Security policies only affect IT?
Some think that security policies only affect IT?
I can agree that most organization believe that any security policy is more related to IT than business, but the “entire purpose of having IT/ Security is to protect the business”, getting the company on board, with that statement, is another story (Importance, N.d.). After some research, it stated that “65% of businesses would go out of business if they had to close for only one week due to a disaster or disruption” (CISSP, N.d.). “Every organization's last line of defense in protecting its information from unauthorized access is its employees (IT Security, N.d.)”.
The techniques to use would be to include more departments than just IT. This would educate the importance of security and give them a better understanding. “These policies should mirror your corporate culture and should be in harmony with your demonstrated business practices” (McConnell, N.d.)”.
A few ways to convince management security policies include more than just technical content is to just give them the facts. Let them know that “security is becoming a central concern for leaders at the highest level of many organizations and governments, transcending national borders. Customers are demanding it as worries about privacy, the protection of personally identifiable information, and identity theft grow” (Allen, 2013).
Communicating to the rest of the organization will be a little tricky it was stated in the article Implementing an Information Security Awareness Program, “there are 5 ways to establish an effective segmentation of the audience: Find a current level of computer usage; What the audience really wants to learn; How receptive the audience is to the security program; How to gain acceptance; who might be a possible ally (Peltier, N.d.)”. One example used to gain the “receptiveness” was using something everyone has in common and can relate which was describing “phone card theft and cell phone cloning” (Peltier, N.d.)”. They wanted to establish a common ground. They also did a “walkabout” to determine if computers were locked, desks were locked and if items were secure. Not all companies will have the same policy so before implementing one or trying to create one, work with the supervisors and managers to understand what their organization’s needs are and how the program can help them (Peltier, N.d.)”.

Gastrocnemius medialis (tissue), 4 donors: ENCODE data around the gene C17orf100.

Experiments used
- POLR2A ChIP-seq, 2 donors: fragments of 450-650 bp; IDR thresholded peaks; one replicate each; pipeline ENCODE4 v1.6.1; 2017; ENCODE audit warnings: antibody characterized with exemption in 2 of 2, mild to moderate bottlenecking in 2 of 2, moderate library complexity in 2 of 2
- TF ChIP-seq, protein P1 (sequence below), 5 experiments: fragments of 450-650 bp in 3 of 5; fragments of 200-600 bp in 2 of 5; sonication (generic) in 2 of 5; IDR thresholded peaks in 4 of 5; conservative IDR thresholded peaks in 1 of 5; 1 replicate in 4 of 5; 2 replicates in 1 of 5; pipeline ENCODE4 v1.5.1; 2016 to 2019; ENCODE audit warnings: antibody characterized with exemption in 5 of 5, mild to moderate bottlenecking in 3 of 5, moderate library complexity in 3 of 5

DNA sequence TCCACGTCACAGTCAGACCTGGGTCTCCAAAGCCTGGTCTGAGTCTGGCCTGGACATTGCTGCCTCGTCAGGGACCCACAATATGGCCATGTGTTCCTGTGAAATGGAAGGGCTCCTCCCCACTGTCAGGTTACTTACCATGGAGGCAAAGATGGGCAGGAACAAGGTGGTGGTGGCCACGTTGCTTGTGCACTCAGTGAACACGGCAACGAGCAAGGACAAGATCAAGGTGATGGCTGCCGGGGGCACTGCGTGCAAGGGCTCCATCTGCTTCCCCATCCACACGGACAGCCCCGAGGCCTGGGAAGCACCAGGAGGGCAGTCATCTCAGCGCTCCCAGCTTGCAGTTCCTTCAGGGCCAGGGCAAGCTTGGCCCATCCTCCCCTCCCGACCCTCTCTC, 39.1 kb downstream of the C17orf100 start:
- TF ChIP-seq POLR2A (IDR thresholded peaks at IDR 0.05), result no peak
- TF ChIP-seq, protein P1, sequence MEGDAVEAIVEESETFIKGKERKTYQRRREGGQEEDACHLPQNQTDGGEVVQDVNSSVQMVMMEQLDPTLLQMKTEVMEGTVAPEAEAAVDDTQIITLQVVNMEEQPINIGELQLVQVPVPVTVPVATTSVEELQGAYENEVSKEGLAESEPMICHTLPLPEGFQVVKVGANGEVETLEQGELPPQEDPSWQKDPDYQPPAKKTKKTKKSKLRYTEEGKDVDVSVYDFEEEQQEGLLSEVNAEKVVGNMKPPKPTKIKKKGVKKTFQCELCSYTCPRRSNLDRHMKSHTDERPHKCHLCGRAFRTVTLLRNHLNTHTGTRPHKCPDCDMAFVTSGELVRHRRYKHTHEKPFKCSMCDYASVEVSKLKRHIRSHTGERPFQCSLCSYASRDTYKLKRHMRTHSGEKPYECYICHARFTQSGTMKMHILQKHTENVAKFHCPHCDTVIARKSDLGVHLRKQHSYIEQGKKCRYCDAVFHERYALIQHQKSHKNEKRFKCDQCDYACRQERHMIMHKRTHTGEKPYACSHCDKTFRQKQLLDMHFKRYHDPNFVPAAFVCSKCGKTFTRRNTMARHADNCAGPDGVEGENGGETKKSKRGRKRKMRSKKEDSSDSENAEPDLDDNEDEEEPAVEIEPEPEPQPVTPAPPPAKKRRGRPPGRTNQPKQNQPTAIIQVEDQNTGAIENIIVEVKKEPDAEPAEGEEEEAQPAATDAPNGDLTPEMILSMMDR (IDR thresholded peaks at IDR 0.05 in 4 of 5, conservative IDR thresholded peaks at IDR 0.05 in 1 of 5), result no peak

Interacting with other departments should not be an issue, “it should be a goal that both parties strive to maintain” (Cybersecurity. N.D.). It was discussed that interaction with other departments will be based on that specific area. If you are dealing with sales or management, they are not going to care what is being said, “They will not be interested in anything that appears to slow down their already tight schedule as it necessary to possibly demonstrate new controls that will improve processes (Peltier, N.d.)”. Some departments will be “skeptical” and for executive level or departments, it must be brief and have available documentation (Peltier, N.d.).
“Before you can sell the security program to any of the employees, you must sell it to yourself. The employees need to know that information is an important enterprise asset and is the property of the organization (Peltier, N.d.)”.